01-25-2013 04:14 PM
I recently upgraded from SAS 9.1.3 to SAS 9.3. Whenever I wanted a quick view of my SAS datasets in Excel, I could right-click the table in the Explorer window and choose "View in Excel". It would then bring up an Excel file containing my data with any saved titles on top. The column names were the same as the variable names. Now when I choose the "View in Excel" option, it displays the variable labels instead of the variable names. This is more informative for when I am sending the data to other people, but it is quite annoying in that if the label wraps, it creates a new row in Excel. This makes it a hassle for filtering, for part of the variable label is now included in the filtering options. Is there a way to adjust the settings so that either the variable name is displayed in place of the variable label or that the variable label is all kept in the same cell? I have attached a sample below so you can see what I mean with the headers. The headers should be bold.
01-26-2013 08:07 AM
ballardw provides the solution for the transition to SAS9.3 where the column headings of the quick "view in excel" use the variable label by default
And it is a "quick solution" for a "quick view" - probably the quickest!
However reading between the lines of the original posting,
..... "when I am sending data to other people"
is not really asking for a "quick view" but for something you are happy to provide for others.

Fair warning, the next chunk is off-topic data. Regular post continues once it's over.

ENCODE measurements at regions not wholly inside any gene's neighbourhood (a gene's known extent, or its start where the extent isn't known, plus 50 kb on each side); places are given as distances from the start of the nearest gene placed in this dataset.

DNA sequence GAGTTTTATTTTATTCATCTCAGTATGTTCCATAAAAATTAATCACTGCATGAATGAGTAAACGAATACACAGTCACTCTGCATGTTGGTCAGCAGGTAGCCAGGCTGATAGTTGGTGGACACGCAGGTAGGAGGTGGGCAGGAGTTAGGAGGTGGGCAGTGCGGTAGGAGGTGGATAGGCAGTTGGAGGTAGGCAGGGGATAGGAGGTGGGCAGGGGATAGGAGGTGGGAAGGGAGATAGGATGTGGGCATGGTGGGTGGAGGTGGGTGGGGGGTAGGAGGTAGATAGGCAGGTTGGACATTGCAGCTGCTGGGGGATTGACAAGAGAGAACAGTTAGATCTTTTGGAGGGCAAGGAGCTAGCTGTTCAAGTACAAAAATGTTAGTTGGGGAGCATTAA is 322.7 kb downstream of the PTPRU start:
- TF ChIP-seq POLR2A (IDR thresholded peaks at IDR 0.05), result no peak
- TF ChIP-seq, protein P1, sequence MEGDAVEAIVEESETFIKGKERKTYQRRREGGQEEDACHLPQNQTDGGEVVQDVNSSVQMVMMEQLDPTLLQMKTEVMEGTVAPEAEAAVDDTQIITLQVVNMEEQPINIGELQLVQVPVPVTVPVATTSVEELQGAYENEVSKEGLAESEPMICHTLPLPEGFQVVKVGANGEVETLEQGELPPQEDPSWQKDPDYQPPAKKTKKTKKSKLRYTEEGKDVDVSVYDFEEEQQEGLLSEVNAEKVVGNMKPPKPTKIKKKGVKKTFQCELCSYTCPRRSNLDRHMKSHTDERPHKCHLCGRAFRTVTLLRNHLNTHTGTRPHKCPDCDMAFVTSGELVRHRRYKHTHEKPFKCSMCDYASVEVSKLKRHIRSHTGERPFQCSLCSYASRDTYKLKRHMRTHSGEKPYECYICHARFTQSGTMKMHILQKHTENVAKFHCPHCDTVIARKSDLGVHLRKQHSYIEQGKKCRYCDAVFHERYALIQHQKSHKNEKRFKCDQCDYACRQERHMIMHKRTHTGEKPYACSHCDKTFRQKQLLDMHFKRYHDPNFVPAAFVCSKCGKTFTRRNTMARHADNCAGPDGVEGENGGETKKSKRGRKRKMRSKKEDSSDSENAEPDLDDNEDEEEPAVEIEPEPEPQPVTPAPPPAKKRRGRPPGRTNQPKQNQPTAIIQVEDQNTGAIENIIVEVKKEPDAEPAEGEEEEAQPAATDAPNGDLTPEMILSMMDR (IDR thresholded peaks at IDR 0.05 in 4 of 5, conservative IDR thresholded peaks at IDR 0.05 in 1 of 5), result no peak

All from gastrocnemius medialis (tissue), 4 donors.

To achieve this, I (like most who know about it) recommend writing an excel formatted workbook with the ODS MARKUP destination, tagsets.excelxp.
If you have not come across this before you might find daunting, the sheer scope of the capability. However, it can be quite simple to start with. The big advantage (imho) is that you are taking control of how excel will format the cells.
Many who are new to excelxp criticize the physical size of the workbook created. If the size becomes a problem then you can find additional processing that can re-save the as a binary format excel workbook (which compresses the data and formatting tags).
The quick "view in excel" is fine for a quick look for yourself, but when providing data for others (more than once) I would allways recommend ODS TAGSETS.EXCELXP.
01-26-2013 03:11 PM
And, in addition to Peter's suggestion, this paper by Rick Andrews is a very good introduction to TAGSETS.EXCELXP and the extensive list of suboptions that you can use to format the results: http://www.nesug.org/proceedings/nesug08/ap/ap06.pdf
12-02-2016 01:09 PM
WARNING: using the NOLABEL option means that the variables in your datasets will have no labels!!! Remember to set the option back to LABEL afterwards. I just lost a lot of time discovering this.
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